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President Joe Biden’s administration on Friday finalized regulations that protect hundreds of thousands of small streams, wetlands and other waterways, repealing a Trump-era rule that federal courts had thrown out and that environmentalists said left waterways vulnerable to pollution.

The rule defines which “waters of the United States” are protected by the Clean Water Act. For decades, the term has been a flashpoint between environmental groups that want to broaden limits on pollution entering the nation’s waters and farmers, builders and industry groups that say extending regulations too far is onerous for business.

The Environmental Protection Agency and the Department of the Army said the reworked rule is based on definitions that were in place prior to 2015. Federal officials said they wrote a “durable definition” of waterways to reduce uncertainty.

In recent years, however, there has been a lot of uncertainty. After the Obama administration sought to expand federal protections, the Trump administration rolled them back as part of its unwinding of hundreds of environmental and public health regulations. A federal judge rejected that effort. And a separate case is currently being considered by the Supreme Court that could yet upend the finalized rule.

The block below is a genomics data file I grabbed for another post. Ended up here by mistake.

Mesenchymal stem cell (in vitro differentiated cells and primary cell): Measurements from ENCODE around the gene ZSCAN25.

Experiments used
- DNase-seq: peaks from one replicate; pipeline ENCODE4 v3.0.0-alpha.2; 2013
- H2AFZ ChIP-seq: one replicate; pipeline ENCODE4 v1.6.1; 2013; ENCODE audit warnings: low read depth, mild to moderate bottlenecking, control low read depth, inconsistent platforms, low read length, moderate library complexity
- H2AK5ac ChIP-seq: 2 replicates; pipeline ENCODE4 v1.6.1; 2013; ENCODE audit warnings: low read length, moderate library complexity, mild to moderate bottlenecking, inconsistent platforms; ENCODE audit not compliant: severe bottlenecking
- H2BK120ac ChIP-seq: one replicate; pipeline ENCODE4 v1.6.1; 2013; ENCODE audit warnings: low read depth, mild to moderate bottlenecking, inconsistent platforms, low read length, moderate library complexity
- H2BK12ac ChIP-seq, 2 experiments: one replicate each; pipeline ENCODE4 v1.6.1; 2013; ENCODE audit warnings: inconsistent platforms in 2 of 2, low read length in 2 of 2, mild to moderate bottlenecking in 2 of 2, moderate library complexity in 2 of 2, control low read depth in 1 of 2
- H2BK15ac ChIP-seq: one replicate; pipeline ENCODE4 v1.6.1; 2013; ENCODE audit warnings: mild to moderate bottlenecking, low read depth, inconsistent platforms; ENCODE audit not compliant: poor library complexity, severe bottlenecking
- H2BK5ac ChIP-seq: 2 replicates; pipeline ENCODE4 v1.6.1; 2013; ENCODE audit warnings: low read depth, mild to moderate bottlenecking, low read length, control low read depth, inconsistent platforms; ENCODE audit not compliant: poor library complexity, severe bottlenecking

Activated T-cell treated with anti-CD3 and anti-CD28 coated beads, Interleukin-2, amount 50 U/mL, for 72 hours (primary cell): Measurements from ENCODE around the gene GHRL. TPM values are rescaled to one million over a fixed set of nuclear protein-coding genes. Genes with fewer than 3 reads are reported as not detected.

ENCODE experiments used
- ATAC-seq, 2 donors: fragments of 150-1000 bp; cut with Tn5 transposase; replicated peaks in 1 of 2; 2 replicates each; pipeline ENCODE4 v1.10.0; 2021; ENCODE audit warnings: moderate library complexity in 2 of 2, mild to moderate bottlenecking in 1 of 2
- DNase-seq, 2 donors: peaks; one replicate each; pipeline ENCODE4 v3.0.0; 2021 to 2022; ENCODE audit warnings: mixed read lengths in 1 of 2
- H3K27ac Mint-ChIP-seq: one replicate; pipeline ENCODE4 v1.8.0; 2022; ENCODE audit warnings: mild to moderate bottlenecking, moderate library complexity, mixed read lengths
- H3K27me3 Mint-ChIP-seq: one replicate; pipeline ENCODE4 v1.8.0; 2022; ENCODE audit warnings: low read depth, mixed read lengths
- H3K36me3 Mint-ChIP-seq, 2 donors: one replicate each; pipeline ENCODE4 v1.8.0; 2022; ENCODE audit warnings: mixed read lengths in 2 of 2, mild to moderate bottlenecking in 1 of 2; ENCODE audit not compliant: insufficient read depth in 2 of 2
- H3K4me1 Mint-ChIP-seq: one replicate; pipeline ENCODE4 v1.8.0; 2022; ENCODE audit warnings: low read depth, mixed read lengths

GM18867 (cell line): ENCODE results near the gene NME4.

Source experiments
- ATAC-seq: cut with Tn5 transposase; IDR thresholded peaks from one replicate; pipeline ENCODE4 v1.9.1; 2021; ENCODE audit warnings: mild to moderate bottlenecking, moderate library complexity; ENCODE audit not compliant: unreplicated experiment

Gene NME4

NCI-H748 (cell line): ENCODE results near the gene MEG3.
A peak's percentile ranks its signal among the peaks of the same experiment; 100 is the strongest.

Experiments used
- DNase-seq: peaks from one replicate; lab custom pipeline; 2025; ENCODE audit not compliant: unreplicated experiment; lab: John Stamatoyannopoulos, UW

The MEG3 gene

“We have put forward a rule that’s clear, it’s durable, and it balances that protecting of our water resources with the needs of all water users, whether it’s farmers, ranchers, industry, watershed organizations,” EPA Assistant Administrator for Water Radhika Fox told The Associated Press.

The new rule is built on a pre-2015 definition, but is more streamlined and includes updates to reflect court opinions, scientific understanding and decades of experience, Fox said. The final rule will modestly increase protections for some streams, wetlands, lakes and ponds, she said.

The Trump-era rule, finalized in 2020, was long sought by builders, oil and gas developers, farmers and others who complained about federal overreach that they said stretched into gullies, creeks and ravines on farmland and other private property.

Environmental groups and public health advocates countered that the Trump rule allowed businesses to dump pollutants into unprotected waterways and fill in some wetlands, threatening public water supplies downstream and harming wildlife and habitat.

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